Here, under the Temporary header box; you need to put the normal user token/cookies/header value that you want to replace within the actual request i.e. if any application is using a JWT token for auth mechanism you need to put that value here.

Either you can manually add the auth value or below is the option to fetch it from the last request. If you want to add the cookies header from the last request – click on ‘Fetch Cookies header’ or If you want to add Authorization header – click on ‘Fetch Authorization header’.

Generally, the session cookies are under Cookies Header and the auth token comes under Authorization Header.

Once the session cookies are loaded, it is essential to instruct Authorize on which requests to intercept and establish the standard behavior for the application when dealing with unauthorized requests or those with insufficient permissions.

Commencing with the Enforcement Detector, input a characteristic of the application’s response that can be anticipated when a user with limited privileges tries to perform an action they lack sufficient permissions. In my practice, I’ve found that utilizing the “Body (simple string): enforced message body contains” option is the simplest to set up and functions effectively. Choose the type and content that aligns with your specific needs and remember to click the “Add filter” button.

Moreover, it is necessary to understand that it automatically sets the default comparison to “And” when assessing multiple filters. Therefore, if the application generates distinct error messages, such as one for trying to read a file and another for attempting to access administrative features, you should create a filter for each scenario and switch the “And” to “Or.”

Follow the same procedure for the Unauthenticated Detector

The interception filter will intercept “Scope items only” regardless of content and from those requests, it will ignore spider requests and URLs containing image extensions. You may select on your preference and click “Add filter” when type is selected.

This is another additional feature Match/Replace. You can select it from this site if you need to change any specific header or body parameter on the Autorize request. Suppose there is a parameter name ‘u.name’ on the request body, and it has to be replaced by an Admin EID i.e.:=”a.name”) for proper access circumvention. You can tell Autorize via adding here.  

You can select the type of requests that you want to see under the Table Filter bar,

  • bypassed!: the endpoint may be vulnerable to IDOR,
  • Is enforced!: endpoint seems to be protected but re-check once,
  • Enforcing!: against IDOR, the endpoint is clearly protected.

You can save and export the data for further analysis under the Save/Restore tab.

Practical Demonstration of Autorize in Action

Let’s do a quick demonstration to understand in an easy way, to perform this practical we are going to use a pre-setup Port Swigger lab “Method-based access control can be circumvented”. Click on access the lab and browser the application.

This will show a Broken Access Control vulnerability with two users that have different role higher and lower privilege users. The same concept can be applied to same-level users.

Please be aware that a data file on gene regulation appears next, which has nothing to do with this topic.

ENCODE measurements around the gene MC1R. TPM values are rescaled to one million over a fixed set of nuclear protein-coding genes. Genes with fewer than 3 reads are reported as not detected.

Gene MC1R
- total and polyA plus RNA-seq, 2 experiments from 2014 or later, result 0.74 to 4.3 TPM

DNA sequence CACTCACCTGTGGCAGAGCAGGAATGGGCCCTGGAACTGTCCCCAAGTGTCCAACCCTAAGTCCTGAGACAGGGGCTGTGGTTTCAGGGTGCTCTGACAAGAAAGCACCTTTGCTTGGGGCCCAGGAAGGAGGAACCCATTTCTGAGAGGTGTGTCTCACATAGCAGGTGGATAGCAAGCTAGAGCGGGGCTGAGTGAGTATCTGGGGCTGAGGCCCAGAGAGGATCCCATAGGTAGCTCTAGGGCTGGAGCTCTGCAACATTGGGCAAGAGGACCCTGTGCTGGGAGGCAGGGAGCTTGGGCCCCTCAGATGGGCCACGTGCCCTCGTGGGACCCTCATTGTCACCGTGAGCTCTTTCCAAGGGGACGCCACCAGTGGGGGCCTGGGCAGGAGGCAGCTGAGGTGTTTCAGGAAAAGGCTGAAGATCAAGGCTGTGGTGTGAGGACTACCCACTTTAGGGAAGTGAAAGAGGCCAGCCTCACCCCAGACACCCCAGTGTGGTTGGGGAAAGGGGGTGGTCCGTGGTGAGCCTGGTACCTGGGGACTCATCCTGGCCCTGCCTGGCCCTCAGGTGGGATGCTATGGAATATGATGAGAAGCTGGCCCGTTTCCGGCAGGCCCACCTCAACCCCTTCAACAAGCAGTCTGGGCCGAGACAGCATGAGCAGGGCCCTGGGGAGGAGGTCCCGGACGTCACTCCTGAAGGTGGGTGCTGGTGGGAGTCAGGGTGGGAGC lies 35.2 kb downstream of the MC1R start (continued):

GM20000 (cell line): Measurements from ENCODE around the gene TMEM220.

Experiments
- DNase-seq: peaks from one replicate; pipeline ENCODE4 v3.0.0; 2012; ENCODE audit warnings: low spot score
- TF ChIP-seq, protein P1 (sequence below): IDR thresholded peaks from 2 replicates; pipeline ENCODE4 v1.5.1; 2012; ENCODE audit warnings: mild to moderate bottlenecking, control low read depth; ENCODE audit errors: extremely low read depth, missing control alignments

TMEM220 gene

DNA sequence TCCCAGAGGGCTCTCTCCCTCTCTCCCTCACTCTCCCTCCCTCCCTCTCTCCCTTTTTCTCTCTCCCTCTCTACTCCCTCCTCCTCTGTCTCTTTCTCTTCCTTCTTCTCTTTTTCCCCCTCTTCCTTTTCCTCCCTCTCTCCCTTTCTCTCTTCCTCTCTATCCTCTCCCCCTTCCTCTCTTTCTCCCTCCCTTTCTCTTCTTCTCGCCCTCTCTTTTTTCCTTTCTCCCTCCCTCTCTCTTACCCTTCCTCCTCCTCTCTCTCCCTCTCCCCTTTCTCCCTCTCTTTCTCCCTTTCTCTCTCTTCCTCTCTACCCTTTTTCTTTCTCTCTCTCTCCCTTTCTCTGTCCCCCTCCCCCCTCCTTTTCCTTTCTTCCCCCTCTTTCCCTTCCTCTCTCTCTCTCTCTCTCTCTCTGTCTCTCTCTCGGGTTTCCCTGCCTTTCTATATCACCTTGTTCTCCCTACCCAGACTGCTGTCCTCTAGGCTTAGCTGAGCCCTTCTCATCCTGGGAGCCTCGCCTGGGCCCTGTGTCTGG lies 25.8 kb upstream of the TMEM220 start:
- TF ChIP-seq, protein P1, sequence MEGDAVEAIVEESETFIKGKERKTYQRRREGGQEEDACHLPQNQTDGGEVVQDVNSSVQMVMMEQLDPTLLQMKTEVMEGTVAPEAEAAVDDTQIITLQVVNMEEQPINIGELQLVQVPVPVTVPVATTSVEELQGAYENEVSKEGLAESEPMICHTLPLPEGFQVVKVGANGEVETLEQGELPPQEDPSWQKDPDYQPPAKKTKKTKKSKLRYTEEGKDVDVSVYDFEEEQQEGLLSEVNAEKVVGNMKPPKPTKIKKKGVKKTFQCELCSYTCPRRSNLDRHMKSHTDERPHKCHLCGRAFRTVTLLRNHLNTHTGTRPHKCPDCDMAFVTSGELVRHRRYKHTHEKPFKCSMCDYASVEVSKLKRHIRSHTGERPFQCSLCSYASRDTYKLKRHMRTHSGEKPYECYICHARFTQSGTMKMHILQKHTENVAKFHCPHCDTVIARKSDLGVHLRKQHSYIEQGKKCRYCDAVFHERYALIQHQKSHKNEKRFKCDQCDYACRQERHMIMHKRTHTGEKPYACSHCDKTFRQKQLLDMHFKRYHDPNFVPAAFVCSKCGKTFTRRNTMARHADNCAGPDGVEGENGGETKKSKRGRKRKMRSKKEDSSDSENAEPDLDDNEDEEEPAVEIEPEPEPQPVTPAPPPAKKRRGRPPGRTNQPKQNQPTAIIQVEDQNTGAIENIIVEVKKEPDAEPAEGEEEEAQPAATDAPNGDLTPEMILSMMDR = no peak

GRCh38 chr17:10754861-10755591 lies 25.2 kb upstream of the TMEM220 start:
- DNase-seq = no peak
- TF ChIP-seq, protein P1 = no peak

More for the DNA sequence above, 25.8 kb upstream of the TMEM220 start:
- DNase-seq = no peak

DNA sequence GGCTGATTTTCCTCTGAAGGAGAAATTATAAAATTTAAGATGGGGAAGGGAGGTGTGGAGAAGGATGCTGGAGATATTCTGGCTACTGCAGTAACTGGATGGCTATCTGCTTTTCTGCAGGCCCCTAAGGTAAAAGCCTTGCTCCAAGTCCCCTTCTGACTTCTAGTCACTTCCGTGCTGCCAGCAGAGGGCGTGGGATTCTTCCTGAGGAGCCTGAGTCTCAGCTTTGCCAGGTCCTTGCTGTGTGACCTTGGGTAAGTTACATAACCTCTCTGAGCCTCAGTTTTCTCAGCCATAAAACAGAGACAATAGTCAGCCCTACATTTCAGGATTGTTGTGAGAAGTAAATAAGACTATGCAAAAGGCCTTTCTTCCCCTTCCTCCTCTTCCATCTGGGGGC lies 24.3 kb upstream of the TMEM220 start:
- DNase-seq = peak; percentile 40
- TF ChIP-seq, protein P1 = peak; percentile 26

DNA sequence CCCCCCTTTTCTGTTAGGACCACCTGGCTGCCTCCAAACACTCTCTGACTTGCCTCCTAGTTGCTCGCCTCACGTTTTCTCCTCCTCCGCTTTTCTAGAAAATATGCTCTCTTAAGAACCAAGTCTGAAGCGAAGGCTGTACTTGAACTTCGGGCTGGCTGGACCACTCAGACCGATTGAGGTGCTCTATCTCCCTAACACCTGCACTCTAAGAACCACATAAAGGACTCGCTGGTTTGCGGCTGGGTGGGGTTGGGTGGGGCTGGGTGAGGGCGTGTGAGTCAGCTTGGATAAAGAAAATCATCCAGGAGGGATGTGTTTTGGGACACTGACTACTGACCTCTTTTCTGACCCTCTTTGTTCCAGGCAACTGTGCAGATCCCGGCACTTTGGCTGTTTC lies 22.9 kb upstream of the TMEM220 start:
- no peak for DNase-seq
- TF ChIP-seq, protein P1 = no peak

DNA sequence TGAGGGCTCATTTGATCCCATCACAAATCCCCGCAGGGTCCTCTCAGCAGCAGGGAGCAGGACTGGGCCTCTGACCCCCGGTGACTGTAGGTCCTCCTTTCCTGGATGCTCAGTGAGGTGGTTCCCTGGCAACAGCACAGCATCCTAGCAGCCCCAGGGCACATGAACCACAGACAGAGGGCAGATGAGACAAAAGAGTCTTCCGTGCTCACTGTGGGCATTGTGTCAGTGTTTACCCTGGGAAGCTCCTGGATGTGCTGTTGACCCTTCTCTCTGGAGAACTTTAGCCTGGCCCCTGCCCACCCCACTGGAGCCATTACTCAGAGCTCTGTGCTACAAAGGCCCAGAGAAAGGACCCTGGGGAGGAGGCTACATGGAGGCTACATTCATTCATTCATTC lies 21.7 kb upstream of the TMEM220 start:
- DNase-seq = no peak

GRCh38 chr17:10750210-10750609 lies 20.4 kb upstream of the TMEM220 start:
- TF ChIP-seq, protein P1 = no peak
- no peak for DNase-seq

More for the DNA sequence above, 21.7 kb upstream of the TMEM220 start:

First, we have to capture the cookies for low privileged user (normal user). We are using the default normal user credentials,

Wiener:peter

And logged into the application to capture session cookie.

Updated some more details.

You will see the below capture session cookie in to the login request. Now copy this cookie header.

Add this cookie header value to Autorize tab as shown below,

And keep Autorize on.

In order to, check the auth bypass now we have to log in with high privilege (admin user). Go to login page again and use admin credentials to log in,

Administrator:admin

After successfully logging in and browsing the all admin-only URLs. You can see under the Autorize tab some highlighted requests

The Authz. Status indicates which endpoints are accessible to wiener (normal user).

The Unauth. Status pertains to unauthorized users, effectively eliminating the cookie and all authorization headers. You can opt to disable this feature by deselecting the “Check unauthenticated” option in the Autorize configuration tab.

Red [Bypassed!] : endpoint could be vulnerable to access control/IDOR issues. 

Orange [Is enforced!] : endpoint seems to be protected but cross-check manually by replacing the cookies value. 

Green [Enforced!] : endpoint is clearly protected against access control/IDOR issues.

As visible in above image, request 1, 2, 6, and 7 are having Broken access control issue.

Keep in mind that do not blindly follow the Autorize result,  The Red highlight requests do not mean that all endpoints are vulnerable or bypassed. There may be false positives; You must do a cross-check.

Some other possible scenarios, Suppose you are testing auth issues with the two same level of users. As a result, you will see Authz. Status shows Bypassed! And Unauth. Status shows Enforced! In that case improper authorization can be found on the request which shows that the specific endpoint can be accessed by the 2nd user but has correctly implemented authorization for any unauthorized users.

When you select any highlighted request, on the right side you will see the detailed information about modified, original & unauthenticated request and responses.

That’s a wrap for now. Cheers!

Conclusion

For carrying out comprehensive security reviews, the “Autorize Burp” extension is an essential tool. By automating authentication and enabling the testing of restricted areas, it enhances the efficiency and effectiveness of security assessments. This extension is an indispensable tool for conducting comprehensive tests and identifying potential vulnerabilities that may only be accessible to authenticated users.